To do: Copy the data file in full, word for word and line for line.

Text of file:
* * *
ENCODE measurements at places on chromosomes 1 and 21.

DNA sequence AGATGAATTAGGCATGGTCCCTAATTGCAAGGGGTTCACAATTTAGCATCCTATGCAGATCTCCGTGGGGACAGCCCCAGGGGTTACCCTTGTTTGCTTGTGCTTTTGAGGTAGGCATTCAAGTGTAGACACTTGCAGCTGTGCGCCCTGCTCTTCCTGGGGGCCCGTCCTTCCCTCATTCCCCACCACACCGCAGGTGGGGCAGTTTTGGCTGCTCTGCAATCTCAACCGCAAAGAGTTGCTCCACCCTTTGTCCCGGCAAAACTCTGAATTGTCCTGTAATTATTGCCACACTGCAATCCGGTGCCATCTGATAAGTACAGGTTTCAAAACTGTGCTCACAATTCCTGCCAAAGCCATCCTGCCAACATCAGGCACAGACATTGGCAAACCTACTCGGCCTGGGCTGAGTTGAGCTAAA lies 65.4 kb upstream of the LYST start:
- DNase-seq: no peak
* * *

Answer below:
ENCODE measurements at places on chromosomes 1 and 21.

DNA sequence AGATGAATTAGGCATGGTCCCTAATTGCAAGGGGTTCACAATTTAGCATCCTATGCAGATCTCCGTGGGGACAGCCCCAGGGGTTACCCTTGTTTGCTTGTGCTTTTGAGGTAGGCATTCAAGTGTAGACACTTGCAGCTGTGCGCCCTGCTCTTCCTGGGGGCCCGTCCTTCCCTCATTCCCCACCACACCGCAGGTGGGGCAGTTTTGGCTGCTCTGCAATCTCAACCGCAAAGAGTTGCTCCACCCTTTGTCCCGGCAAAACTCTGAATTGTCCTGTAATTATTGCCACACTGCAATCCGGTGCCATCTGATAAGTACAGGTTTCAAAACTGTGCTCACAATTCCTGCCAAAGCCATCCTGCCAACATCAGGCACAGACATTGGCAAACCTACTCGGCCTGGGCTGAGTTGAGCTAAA lies 65.4 kb upstream of the LYST start:
- DNase-seq: no peak